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Posted in: by Robert C. Cumbow, Contributors, Film Reviews

Review: The Towering Inferno

The Towering Inferno is a good movie about a fire. That is its strength. Its weakness is that, despite a promising array of characters and several passable actors, it is a very bad movie about people. Time was when virtually all disaster movies were essentially character studies, and examined (with varying degrees of success) how extreme circumstances bring out the best and the worst in human beings. The concerns of films as diverse as W.S. Van Dyke’s San Francisco (1936) and William Wellman’s The High and the Mighty (1954) were essentially the same: how will the characters behave under stress? Will the ordeal change them dramatically, or simply reaffirm already existing strengths and weaknesses? Even the big revival of the disaster epic, George Seaton’s Airport (1970), attempted a modest amount of character study, most notably in its treatment of the Guereros (Van Heflin and Maureen Stapleton). But already types had begun to replace characters.

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Posted in: by Rick Hermann, Contributors, Film Reviews, Horror

Review: Don’t Look Now

[Originally published in Movietone News 38, January 1975]

Nicolas Roeg’s previous work as a cinematographer may have a good deal to do with the purely visual sensation of watching Don’t Look Now, the third picture he has worked on as director (having co-directed Performance and soloed with Walkabout). One feels the sensitivity of some of Bergman’s recent films on which Sven Nykvist has worked, or of Jan Troell; but Roeg’s sensitivity in this adaptation of Daphne du Maurier’s novel is closer to the hypersensitivity of someone (the main character, John Baxter, played by Sutherland) who notices everything and cannot help noticing everything about his environment; someone who is flooded with visual and psychic stimuli which so glut his consciousness that his sense of spatial and temporal orientation begins to wobble. For this, Venice is the perfect setting: a contusion of grotto-like canals, disintegrating stone, and faintly echoed voices—the Venice, in fact, through which Visconti’s Aschenbach stumbled in search of the boy Tadzio.

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Posted in: by Ken Eisler, Contributors, Essays

Weddings, Etc., in Blood: ‘The Ceremony’

[Originally published in Movietone News 38, January 1975]

Maybe, against all available evidence, there really does exist a viable culture of young film heads here in Vancouver. But I doubt it. Subtract El Topo, Siddhartha, Zachariah, the Brothers Marx—big draws like that—and what’ve you got left? An empty auditorium, that’s what. When University of British Columbia’s Cinema 16 schedules a Bogie series, it sells out, sure; what else is new? But suggest, as I did a couple of years ago to Cinema 16’s student coordinator, that future series include work by Oshima and you learn that Boy, recently screened, was not well liked, was in fact disliked: for its (sic!) “sentimentality.”

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Posted in: by Ken Eisler, Contributors, Film Reviews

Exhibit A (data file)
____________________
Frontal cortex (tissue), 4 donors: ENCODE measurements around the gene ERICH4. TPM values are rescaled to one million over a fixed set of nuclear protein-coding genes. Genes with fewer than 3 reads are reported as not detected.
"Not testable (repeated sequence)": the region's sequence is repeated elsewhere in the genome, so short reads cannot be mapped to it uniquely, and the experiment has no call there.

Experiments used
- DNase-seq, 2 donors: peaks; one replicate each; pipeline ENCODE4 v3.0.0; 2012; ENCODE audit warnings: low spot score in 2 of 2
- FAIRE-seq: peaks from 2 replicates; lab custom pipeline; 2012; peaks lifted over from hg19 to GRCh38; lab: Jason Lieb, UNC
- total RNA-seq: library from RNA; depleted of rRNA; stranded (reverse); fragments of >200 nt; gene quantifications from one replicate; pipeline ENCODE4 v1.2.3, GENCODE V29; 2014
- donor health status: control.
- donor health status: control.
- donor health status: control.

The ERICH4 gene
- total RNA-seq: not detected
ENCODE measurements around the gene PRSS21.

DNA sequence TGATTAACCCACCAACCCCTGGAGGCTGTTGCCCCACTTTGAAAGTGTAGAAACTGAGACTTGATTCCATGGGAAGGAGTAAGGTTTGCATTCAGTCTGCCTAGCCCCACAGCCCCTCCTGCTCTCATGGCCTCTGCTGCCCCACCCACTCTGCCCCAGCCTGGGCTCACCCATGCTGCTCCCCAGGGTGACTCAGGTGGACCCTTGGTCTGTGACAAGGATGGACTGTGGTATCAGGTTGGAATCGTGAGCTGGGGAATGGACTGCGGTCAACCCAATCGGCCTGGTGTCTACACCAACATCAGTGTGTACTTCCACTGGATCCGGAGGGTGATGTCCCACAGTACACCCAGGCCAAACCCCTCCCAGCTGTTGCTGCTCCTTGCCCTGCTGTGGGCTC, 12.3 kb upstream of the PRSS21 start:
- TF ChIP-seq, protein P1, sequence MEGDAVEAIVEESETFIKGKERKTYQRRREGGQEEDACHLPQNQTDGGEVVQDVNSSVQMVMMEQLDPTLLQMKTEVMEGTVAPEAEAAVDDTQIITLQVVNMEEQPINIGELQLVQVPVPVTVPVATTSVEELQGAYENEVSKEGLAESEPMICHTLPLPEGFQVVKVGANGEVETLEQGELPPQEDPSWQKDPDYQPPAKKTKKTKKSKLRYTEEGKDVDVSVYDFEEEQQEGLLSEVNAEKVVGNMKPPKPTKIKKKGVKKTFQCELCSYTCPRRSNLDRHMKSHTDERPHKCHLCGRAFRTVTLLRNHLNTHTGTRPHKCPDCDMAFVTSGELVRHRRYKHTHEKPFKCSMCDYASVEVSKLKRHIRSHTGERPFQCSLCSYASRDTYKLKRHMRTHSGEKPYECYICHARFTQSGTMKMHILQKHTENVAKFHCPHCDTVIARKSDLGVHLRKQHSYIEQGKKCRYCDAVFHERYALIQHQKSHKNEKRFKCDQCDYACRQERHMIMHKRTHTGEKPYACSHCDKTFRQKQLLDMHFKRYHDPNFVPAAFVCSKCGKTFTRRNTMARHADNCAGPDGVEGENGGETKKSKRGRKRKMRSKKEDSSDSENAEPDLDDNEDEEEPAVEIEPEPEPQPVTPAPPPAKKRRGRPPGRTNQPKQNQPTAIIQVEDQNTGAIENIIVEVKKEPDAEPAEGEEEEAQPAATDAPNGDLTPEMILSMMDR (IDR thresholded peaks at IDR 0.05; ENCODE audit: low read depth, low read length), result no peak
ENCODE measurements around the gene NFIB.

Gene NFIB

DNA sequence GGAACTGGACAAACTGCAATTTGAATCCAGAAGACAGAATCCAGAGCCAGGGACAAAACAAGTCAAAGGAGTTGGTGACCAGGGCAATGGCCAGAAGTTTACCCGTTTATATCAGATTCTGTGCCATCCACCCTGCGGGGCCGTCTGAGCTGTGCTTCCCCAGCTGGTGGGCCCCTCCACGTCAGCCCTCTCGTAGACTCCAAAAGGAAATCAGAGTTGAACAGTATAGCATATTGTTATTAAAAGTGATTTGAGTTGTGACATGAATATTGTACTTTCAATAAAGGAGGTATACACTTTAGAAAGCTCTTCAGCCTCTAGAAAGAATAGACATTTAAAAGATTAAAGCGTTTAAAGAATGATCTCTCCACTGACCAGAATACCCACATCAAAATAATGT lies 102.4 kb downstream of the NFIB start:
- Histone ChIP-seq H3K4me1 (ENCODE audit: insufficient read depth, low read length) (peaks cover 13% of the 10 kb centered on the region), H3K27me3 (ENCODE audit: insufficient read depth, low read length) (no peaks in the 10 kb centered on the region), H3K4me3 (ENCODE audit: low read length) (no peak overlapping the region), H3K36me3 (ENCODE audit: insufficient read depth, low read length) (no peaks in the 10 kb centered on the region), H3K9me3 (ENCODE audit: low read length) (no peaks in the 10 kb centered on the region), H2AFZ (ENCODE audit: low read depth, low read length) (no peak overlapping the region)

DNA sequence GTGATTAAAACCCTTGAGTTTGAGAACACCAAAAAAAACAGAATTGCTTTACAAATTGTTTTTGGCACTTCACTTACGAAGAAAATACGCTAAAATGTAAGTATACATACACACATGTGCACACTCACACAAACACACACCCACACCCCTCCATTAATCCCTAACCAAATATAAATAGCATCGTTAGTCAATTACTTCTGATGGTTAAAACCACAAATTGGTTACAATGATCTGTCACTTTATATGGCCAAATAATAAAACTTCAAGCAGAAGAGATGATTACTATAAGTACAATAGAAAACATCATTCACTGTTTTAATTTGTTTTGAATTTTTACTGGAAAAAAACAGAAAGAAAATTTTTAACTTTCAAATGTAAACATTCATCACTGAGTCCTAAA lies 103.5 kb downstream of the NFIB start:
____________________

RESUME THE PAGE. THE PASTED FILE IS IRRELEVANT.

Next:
Review: Erotic Dreams

[Originally published in Movietone News 38, January 1975]

It’s one hell of a note. Here’s this interesting-looking movie playing at, of all places, the Eve, a centrally located Vancouver softcore house: Erotic Dreams—originally (reliable sources) Wet Dreams. The long, narrow ad in The Province has caught my eye: “1st Erotic International Film Directors’ Festival.” A titillating uncertainty already, you see, as to whether it’s the “international film directors” who’re erotic or the Festival itself. Well, there they are, ten of ’em, international as hell, and among their names I find “Nicholas Ray (U.S.A.) … Dusan Makavejev (Yugoslavia) … Heathcote William (Great Britain).” Is this for real? Could “Heathcote William,” for example, actually be the Heathcote Williams, a major British playwright (AC/DC, The Local Stigmatic)? Or do we have here one of these tiresome Madison Avenue dodges in which a “Richard Nixon” is quoted hailing the virtues of a new brand of biodegradable prophylactic but proves (ha ha!) to be only a humble cabdriver from the Bronx? This “Dusan Makavejev,” so-called, am I to visualize some beetle-browed Balkan guy located via the Hollywood phone directory, then, or is it possible that he is the real article? Enough of speculation. I adjust my raincoat, I pay my (!) three dollars, and I enter the steamy precincts of the Eve.

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Posted in: by RC Dale, Contributors, Film Reviews

Review: The Seduction of Mimi

[Originally published in Movietone News 38, January 1975]

The print of The Seduction of Mimi currently being shown in Seattle has had about 30 minutes out from it. According to a friend who saw it whole two years ago at the San Francisco Film Festival, the abridgements improve the film. I find myself wondering whether they don’t partially account for its present weaknesses, which appear mainly in its overall construction. It seemed to me, as I watched the picture, that Wertmüller habitually projected her audience’s indulgence, that she counted on our goodwill to model sinew, muscle and flesh over the bare bones that join the various parts of her otherwise well-developed corpus together. It looks as if she were trying to make a complex and ambitious film using the erosion of political and social consciousness as a serious web on whioh to weave her comic woof. But since I haven’t seen the film as she intended it to be seen, I can only speculate that the occasional failures of cohesion are less her fault than that of the New Line Cinema people who subsequently hacked out that missing half-hour.